- Oversensitivity to sounds, textures, or smells or other stimulus
- Seemingly always on the move
- Difficulty interacting with peers during play
If you suspect your child may be autistic, we can help.
There’s nothing to fear if your child is autistic.
Many autistic kids grow up to be successful, happy, well adjusted adults.
But they may need extra support at a younger age to help them thrive.
Getting your child screened for autism will help you make sure they get the help they need.
What Are The Signs Of Autism In Babies?
While signs of autism will become increasingly clear as your child gets older, there are indicators of autism in babies that you can look out for.
These include signs like:
- Not making eye contact
- Making few facial expressions
- Not gesturing or pointing
- Not laughing
- Not recognizing their name
- Not following commands
- Not crying
- Low or decreased interest in playing with toys
If you notice these signs, it’s a good idea to get your baby screened for autism.
As mentioned above, an autism diagnosis isn’t a bad thing.
In the past, we may have looked at autism as a negative thing, a problem that needs to be “fixed”, but that’s no longer the case.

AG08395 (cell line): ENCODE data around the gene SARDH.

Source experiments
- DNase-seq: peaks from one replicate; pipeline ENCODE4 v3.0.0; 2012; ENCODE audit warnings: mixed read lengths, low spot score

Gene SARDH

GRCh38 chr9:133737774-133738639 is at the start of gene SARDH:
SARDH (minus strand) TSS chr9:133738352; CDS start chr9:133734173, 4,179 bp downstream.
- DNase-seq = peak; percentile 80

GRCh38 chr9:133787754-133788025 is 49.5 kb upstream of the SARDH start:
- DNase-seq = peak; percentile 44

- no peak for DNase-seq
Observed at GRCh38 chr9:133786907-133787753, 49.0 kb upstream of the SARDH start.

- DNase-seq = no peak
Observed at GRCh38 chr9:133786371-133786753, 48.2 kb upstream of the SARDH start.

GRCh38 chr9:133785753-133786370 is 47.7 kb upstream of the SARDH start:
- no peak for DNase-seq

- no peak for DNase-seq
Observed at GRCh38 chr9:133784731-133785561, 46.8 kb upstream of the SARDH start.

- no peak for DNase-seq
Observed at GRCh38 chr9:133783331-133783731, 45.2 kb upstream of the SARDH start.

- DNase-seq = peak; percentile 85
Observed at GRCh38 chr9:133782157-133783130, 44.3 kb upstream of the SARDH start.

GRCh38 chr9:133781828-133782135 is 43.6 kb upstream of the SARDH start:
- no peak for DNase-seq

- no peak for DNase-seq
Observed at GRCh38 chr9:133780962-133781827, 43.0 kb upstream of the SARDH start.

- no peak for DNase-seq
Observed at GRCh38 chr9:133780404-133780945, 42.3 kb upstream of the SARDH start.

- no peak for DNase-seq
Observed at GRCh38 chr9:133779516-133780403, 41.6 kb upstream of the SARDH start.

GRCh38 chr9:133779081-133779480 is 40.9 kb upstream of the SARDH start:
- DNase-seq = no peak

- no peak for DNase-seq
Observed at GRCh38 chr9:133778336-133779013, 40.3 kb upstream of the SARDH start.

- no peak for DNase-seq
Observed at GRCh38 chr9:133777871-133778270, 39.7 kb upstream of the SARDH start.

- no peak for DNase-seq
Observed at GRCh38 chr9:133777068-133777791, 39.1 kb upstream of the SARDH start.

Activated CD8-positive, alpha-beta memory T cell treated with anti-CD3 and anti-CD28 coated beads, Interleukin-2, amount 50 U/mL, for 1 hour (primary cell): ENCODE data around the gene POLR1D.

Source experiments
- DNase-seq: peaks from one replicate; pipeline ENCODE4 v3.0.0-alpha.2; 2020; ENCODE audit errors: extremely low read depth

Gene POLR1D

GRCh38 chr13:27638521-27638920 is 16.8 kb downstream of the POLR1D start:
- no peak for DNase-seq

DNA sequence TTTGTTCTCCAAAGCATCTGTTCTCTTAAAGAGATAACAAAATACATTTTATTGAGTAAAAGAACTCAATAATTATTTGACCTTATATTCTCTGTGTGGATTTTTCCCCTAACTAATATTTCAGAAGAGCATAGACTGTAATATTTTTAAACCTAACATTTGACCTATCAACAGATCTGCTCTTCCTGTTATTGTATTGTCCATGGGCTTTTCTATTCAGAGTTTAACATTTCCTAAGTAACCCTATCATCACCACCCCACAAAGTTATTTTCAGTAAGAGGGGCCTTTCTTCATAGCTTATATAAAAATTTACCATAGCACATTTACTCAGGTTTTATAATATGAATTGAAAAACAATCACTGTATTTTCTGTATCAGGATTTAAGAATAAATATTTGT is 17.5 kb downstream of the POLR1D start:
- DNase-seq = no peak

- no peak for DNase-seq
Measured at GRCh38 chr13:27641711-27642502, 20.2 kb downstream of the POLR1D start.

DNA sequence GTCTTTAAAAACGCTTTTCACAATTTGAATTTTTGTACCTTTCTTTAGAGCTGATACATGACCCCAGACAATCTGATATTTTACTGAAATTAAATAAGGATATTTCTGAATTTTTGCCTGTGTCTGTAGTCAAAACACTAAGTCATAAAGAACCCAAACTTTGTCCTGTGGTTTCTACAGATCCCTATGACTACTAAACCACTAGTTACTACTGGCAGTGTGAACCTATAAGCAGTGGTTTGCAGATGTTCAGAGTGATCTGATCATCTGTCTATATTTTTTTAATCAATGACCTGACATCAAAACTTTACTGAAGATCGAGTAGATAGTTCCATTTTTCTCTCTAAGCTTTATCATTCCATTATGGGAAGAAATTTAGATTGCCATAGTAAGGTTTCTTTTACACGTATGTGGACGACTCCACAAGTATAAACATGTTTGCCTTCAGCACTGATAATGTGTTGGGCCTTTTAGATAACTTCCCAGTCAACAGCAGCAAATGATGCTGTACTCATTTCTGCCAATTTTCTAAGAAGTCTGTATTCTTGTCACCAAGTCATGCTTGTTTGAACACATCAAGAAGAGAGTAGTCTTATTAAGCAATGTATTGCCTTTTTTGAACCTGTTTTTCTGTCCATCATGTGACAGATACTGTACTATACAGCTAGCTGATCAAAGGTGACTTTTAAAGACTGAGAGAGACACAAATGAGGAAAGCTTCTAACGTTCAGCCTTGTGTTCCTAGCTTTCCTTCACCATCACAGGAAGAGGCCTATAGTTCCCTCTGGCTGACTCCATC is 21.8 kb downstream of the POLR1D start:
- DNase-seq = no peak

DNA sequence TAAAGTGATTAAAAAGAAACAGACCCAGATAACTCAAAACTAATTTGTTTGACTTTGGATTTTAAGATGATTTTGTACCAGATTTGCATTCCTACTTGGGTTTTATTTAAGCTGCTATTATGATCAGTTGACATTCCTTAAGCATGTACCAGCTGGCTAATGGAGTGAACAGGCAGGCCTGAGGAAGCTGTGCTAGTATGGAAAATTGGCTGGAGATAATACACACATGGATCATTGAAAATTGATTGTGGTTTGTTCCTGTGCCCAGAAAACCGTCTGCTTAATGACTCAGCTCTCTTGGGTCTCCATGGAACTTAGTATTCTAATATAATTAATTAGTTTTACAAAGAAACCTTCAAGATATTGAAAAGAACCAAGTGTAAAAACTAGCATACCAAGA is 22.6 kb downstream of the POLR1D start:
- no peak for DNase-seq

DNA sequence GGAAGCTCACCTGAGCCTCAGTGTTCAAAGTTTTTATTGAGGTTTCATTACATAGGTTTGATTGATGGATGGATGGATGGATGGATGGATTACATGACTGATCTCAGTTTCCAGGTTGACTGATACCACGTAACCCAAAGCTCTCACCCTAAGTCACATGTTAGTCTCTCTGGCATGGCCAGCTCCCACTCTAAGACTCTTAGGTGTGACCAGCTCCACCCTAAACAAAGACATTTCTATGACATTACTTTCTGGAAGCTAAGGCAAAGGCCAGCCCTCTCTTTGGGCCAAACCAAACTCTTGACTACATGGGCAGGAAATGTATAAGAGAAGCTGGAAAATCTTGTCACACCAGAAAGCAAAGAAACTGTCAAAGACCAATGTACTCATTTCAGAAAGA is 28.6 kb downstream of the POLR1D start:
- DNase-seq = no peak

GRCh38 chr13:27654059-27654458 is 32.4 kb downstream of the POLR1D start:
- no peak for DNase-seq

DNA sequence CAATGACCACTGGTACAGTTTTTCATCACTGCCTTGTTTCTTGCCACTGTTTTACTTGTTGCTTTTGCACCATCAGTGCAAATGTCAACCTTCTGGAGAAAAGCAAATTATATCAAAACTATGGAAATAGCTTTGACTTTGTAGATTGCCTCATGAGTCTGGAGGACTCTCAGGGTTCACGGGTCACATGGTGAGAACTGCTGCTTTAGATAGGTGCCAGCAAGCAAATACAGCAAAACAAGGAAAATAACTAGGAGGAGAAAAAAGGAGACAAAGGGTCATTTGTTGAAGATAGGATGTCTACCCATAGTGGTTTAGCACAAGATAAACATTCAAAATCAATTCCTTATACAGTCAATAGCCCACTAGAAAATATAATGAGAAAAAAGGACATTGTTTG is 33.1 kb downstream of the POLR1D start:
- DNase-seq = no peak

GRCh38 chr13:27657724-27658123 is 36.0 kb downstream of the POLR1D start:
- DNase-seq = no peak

But through neurodiversity affirming therapy, we work with autistic kids to help highlight their strengths, and provide support in areas they may need it.
What Causes Kids To Be Autistic?
Sometimes, autism can be traced to a specific genetic cause.
For example, Rett syndrome or fragile X syndrome.
But in most cases, we don’t know.
There is, however, currently no reliable evidence that diet, environmental chemicals, or vaccines cause autism.
We also don’t have any evidence that anything you did as a parent caused your child to be autistic.
It’s a result of a combination of complicated factors that aren’t yet understood.
But it’s not a sign that you’re a bad parent, or that you did anything wrong.
Is Autism Contagious
In order for something to be contagious, it has to be caused by a pathogen – bacteria or viruses.
That’s not the case for autism.
So, it can’t be transmitted from person to person through contact or exposure.
It just doesn’t work that way.
Is There A Cure For Autism?
There is currently no known cure for autism, and it’s unlikely there ever will be one.
This is because autism is a condition that affects brain development.
Most autistic advocacy groups today advise not to focus on finding a “cure”.
Instead, the focus is on finding ways for autistic people to better navigate the world and integrate into society.
This means identifying the challenges autistic people face, and the kind of support they need to reach their full potential.
Autistic people can enjoy a great quality of life long term when they get the support that they need to thrive.
How Does Autism Affect Gross Motor Skills Development?
It’s important to remember that autism presents itself in varying ways and at varying levels in different children.
As a result, everyone is different.